Daylight Saving Time:
fall back Sunday, sleep late

TORONTO – This Sunday, most Canadians will roll back the clock one hour when Daylight Saving time (DST) ends. The ritual caps off the bi-annual clock change that started on March 14 when clocks sprang forward one hour. But is DST still necessary?

It has been used in Canada, parts of the US and most European countries for over a century. The practice was originally introduced to save energy during the war and to make better use of the daylight hours. For just as long as the practice has existed, the debate around its necessity continues.

The discussion over the possible elimination of the bi-annual time change appears to be gaining momentum. An overwhelming majority of Canadians support the idea of making DST permanent. That could result in the end to the “Fall back” and “Spring forward” time change.

According to a survey conducted by Narrative Research, a Canadian-based market research company, results suggest 85% of Canadians support the elimination of the bi-annual changes.

Currently, only some Canadian locations do not observe DST. For instance, Yukon, most of Saskatchewan, some portions of Quebec and British Columbia stay in standard time all year.

During last month’s municipal elections in Alberta, 50.2% of Albertans voted to keep the status quo of DST.

In November 2020, Ontario passed legislation (Bill 214) that would put an end to the bi-annual clock alteration. The only caveat is that Quebec and New York (NY) must join Ontario for the law to come into effect. That contingent is to ensure that there is no disruption in cross-jurisdictional trade and commerce.

Ottawa West – Nepean MPP Jeremy Roberts first introduced the Bill in October 2020. “It took Ontario 55 days from start to finish to introduce and pass this Bill. Let’s hope our neighbours join Ontario,” Roberts wrote in an email to the Corriere.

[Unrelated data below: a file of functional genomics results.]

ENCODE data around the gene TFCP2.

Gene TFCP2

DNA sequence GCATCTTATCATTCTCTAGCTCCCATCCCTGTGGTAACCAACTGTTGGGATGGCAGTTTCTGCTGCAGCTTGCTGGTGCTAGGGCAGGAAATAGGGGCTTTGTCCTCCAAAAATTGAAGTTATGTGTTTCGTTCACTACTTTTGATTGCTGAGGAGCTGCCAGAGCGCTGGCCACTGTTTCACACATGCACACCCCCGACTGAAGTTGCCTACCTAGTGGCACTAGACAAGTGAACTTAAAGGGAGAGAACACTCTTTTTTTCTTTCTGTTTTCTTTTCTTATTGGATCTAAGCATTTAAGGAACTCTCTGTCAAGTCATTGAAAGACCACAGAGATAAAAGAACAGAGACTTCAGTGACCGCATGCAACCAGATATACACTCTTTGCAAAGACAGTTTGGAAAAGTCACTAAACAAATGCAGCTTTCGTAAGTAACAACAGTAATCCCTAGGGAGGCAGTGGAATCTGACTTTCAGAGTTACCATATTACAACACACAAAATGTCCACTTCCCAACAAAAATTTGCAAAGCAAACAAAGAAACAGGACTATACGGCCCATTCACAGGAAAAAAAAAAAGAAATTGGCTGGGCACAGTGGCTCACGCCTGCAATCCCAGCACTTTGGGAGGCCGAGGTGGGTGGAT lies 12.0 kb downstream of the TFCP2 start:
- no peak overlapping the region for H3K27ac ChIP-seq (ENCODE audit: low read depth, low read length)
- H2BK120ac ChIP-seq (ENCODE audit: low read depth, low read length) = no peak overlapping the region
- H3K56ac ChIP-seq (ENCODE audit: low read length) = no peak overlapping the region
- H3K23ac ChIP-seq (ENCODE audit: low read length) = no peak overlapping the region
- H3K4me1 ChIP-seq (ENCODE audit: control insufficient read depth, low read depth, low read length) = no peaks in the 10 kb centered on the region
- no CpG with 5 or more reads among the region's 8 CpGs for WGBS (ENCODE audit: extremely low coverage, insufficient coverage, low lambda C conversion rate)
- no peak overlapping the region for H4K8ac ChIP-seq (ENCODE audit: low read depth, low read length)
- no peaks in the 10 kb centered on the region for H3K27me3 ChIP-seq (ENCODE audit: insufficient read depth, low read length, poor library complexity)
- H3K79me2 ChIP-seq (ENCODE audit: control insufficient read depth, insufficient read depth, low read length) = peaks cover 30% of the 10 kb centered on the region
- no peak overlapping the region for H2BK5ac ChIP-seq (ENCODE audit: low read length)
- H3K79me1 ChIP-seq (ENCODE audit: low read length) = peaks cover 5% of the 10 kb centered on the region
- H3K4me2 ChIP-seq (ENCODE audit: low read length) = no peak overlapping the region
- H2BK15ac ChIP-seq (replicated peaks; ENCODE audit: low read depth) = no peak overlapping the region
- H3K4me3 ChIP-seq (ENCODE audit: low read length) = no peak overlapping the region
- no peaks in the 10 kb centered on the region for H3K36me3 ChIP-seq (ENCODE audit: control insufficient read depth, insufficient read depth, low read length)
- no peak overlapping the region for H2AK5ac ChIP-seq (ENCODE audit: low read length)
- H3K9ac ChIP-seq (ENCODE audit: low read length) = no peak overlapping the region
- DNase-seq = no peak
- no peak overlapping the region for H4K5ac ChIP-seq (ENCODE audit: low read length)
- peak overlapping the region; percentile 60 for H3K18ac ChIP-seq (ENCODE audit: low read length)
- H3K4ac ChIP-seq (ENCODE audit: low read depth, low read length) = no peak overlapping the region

In the meantime, he said he wrote a letter to politicians in Quebec and New York asking them to join Ontario. Thus far, Quebec Premier Legault has indicated that he is “open” to the idea of a permanent DST. A similar bill before the NY State Legislature is contingent upon the repeal of the federal law that established DST and on the support of neighbouring jurisdictions.

There is no standard formula to measure the risks versus the benefits of altering the clocks twice a year. However, some studies suggest that changing the clocks could have negative impacts which have been linked to an increased risk in things like seasonal depression, heart attack and stroke, fatal automobile accidents and sleep disruption.

Conversely, adopting a permanent DST, could boost economic activity. By ending the twice-yearly clock changes, lighter evenings prompt people to be more active in their community which may lead to more consumerism and possibly mitigate the risks listed above.

Sounds like a no-brainer.

P. Pajdo is a Local Journalism Initiative Reporter

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